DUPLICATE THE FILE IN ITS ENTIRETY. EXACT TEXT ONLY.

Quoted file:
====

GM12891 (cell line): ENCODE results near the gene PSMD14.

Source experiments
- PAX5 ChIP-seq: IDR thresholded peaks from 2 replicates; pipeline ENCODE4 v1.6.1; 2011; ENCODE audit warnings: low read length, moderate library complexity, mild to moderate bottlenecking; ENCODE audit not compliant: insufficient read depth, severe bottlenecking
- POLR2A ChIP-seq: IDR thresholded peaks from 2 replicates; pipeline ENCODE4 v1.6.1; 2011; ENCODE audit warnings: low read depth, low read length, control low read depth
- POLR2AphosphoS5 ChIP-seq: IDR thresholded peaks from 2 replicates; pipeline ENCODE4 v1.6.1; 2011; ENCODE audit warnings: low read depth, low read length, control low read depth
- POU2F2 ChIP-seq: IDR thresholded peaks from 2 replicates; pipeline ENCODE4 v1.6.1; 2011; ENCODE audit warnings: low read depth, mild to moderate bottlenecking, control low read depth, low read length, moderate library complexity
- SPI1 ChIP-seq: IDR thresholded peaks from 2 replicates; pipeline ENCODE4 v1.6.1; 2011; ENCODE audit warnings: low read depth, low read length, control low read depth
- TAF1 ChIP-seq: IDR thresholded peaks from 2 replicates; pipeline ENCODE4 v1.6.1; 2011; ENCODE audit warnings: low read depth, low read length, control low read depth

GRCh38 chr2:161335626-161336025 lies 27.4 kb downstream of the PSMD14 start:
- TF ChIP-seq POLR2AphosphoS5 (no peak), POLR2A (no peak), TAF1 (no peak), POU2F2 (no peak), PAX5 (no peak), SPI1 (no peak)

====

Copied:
GM12891 (cell line): ENCODE results near the gene PSMD14.

Source experiments
- PAX5 ChIP-seq: IDR thresholded peaks from 2 replicates; pipeline ENCODE4 v1.6.1; 2011; ENCODE audit warnings: low read length, moderate library complexity, mild to moderate bottlenecking; ENCODE audit not compliant: insufficient read depth, severe bottlenecking
- POLR2A ChIP-seq: IDR thresholded peaks from 2 replicates; pipeline ENCODE4 v1.6.1; 2011; ENCODE audit warnings: low read depth, low read length, control low read depth
- POLR2AphosphoS5 ChIP-seq: IDR thresholded peaks from 2 replicates; pipeline ENCODE4 v1.6.1; 2011; ENCODE audit warnings: low read depth, low read length, control low read depth
- POU2F2 ChIP-seq: IDR thresholded peaks from 2 replicates; pipeline ENCODE4 v1.6.1; 2011; ENCODE audit warnings: low read depth, mild to moderate bottlenecking, control low read depth, low read length, moderate library complexity
- SPI1 ChIP-seq: IDR thresholded peaks from 2 replicates; pipeline ENCODE4 v1.6.1; 2011; ENCODE audit warnings: low read depth, low read length, control low read depth
- TAF1 ChIP-seq: IDR thresholded peaks from 2 replicates; pipeline ENCODE4 v1.6.1; 2011; ENCODE audit warnings: low read depth, low read length, control low read depth

GRCh38 chr2:161335626-161336025 lies 27.4 kb downstream of the PSMD14 start:
- TF ChIP-seq POLR2AphosphoS5 (no peak), POLR2A (no peak), TAF1 (no peak), POU2F2 (no peak), PAX5 (no peak), SPI1 (no peak)